54 Pages Posted: 17 Oct 2012 Last revised: 4 Jan 2013
Date Written: January 3, 2013
This study examines how the capital structure of supplying firms is affected by their principal customers’ geographical proximity. As the costs of information acquisition, communication, and monitoring generally increase with distance, suppliers’ uncertainty regarding their customers’ business and sales contribution will increase with distance as well. Hence, we document a significant inverse relation between suppliers’ leverage and their headquarter-to-headquarter distance to customers. Our findings suggest that customer-driven business risk induces firms to lower their risk in the balance sheet. Results are in line with contagion effects of customer distress on suppliers (Hertzel et al. 2008) and stand a battery of robustness tests including controls for accounting standards, competition, locations of non-headquarter offices, political stability, and estimating systems of simultaneous equations.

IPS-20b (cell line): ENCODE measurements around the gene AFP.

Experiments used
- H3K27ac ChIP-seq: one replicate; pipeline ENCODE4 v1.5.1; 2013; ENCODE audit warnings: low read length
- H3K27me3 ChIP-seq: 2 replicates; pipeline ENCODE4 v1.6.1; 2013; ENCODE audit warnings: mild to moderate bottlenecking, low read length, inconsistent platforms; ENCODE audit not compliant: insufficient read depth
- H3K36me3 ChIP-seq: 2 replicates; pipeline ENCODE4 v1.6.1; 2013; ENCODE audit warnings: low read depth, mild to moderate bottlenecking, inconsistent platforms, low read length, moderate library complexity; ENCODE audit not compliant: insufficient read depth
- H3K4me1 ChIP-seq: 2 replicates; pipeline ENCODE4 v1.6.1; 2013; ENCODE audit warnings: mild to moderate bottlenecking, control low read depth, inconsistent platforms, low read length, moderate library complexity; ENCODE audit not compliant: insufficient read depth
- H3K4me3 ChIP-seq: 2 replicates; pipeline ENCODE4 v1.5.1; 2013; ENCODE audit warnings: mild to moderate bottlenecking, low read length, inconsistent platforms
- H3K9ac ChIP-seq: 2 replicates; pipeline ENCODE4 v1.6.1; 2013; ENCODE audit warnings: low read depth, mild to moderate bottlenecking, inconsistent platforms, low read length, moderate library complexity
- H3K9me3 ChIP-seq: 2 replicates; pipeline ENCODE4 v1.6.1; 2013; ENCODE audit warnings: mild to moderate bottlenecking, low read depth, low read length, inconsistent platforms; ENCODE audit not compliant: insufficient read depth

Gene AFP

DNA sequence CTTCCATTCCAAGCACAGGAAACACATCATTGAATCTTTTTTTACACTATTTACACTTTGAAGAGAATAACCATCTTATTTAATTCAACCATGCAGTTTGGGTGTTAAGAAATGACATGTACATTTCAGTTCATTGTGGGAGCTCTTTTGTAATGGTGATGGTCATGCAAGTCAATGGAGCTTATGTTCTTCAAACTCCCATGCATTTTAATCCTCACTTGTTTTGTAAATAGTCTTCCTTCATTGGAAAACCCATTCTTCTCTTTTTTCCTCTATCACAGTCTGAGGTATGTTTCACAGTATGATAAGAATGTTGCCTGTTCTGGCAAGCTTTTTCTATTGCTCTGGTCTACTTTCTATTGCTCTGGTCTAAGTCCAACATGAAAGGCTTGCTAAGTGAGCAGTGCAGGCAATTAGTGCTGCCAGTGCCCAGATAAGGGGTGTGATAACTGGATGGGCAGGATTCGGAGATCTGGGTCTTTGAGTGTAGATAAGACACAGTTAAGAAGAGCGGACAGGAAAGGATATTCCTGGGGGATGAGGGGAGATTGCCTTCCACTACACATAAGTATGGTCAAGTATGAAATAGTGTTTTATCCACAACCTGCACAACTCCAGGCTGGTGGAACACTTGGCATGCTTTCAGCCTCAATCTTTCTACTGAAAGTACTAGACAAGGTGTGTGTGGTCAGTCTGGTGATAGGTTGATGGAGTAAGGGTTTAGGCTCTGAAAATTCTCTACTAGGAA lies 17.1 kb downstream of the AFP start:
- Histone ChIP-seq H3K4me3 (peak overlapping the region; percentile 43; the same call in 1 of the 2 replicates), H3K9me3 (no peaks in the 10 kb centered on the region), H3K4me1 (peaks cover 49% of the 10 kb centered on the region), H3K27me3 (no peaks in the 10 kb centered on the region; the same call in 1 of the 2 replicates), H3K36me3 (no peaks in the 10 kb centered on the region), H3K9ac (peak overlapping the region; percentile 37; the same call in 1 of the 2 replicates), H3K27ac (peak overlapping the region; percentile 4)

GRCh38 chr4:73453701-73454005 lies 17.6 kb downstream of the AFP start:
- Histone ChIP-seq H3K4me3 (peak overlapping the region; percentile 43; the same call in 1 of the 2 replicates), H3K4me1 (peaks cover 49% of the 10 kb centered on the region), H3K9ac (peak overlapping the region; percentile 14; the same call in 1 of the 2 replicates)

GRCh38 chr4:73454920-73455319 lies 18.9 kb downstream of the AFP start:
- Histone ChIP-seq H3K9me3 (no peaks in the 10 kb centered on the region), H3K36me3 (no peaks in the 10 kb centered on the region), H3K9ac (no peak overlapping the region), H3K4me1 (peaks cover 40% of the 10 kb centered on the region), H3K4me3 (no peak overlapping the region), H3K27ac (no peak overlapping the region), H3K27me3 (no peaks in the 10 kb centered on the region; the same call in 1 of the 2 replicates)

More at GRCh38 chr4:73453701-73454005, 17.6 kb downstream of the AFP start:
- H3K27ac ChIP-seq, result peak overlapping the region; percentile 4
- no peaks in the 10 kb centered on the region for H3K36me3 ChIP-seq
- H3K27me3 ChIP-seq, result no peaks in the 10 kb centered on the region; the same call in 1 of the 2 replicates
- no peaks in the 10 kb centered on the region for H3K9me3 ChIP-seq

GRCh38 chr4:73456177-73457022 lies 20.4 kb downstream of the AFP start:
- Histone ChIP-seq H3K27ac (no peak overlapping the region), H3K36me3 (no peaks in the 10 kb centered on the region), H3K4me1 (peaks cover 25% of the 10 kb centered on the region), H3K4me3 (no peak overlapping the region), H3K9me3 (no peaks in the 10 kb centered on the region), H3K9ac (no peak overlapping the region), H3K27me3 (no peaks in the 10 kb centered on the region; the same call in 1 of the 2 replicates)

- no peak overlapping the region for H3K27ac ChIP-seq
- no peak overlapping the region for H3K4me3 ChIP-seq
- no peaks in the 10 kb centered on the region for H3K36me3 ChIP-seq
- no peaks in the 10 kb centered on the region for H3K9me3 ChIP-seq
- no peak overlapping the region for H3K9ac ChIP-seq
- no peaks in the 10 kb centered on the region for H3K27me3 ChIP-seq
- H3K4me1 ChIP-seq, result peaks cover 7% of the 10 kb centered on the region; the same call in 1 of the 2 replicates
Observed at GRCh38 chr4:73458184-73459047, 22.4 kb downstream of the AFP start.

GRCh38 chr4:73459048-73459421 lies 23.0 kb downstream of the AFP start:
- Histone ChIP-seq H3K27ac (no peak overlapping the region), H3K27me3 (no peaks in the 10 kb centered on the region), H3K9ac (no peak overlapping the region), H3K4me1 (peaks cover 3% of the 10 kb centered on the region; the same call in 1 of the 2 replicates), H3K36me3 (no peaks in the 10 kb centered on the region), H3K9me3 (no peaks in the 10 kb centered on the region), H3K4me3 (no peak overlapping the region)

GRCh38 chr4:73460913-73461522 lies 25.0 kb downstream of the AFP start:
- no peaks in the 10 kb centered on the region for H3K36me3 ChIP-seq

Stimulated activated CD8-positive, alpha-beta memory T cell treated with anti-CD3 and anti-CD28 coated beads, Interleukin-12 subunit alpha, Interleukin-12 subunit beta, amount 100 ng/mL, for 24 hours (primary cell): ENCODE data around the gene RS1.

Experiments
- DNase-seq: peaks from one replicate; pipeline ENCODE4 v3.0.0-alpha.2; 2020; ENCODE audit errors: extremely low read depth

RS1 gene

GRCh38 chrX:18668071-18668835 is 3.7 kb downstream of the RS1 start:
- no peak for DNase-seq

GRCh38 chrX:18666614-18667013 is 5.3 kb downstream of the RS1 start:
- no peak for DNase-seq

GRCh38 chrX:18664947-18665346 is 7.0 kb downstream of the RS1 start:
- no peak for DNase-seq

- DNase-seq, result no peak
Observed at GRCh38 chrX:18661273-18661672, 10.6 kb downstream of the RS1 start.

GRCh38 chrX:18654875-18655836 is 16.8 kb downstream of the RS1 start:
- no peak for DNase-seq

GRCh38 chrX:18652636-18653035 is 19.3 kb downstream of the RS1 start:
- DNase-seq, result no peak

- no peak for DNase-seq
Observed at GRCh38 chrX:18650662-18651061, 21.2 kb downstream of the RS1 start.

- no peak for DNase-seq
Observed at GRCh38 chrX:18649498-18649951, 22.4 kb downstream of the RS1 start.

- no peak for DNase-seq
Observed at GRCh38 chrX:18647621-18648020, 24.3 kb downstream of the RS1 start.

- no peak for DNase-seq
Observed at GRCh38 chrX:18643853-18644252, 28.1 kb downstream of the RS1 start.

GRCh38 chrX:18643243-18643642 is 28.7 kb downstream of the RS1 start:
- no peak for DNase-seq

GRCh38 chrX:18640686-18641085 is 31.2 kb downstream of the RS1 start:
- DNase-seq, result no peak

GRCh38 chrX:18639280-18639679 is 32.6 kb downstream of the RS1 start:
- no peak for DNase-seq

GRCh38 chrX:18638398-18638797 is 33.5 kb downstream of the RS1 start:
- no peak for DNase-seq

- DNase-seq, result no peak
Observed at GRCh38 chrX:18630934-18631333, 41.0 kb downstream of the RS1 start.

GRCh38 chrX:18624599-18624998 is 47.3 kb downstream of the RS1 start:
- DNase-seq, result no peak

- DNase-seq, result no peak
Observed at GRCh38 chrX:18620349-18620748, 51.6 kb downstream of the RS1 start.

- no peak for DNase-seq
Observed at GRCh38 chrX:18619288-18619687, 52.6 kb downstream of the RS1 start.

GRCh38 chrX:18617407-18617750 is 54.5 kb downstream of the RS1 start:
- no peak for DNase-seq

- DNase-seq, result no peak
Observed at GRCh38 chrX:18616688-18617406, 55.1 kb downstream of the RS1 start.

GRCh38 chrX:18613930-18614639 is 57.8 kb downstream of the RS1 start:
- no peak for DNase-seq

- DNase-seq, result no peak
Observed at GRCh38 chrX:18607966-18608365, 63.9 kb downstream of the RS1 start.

Keywords: business risk, capital structure, geographic proximity, information and monitoring costs, principal customers
JEL Classification: G30, G34, L14
Suggested Citation: Suggested Citation
Goettner, Patrick and Limbach, Peter, Does the Proximity of Principal Customers Affect Suppliers’ Capital Structures? (January 3, 2013). Available at SSRN: https://ssrn.com/abstract=2162765 or http://dx.doi.org/10.2139/ssrn.2162765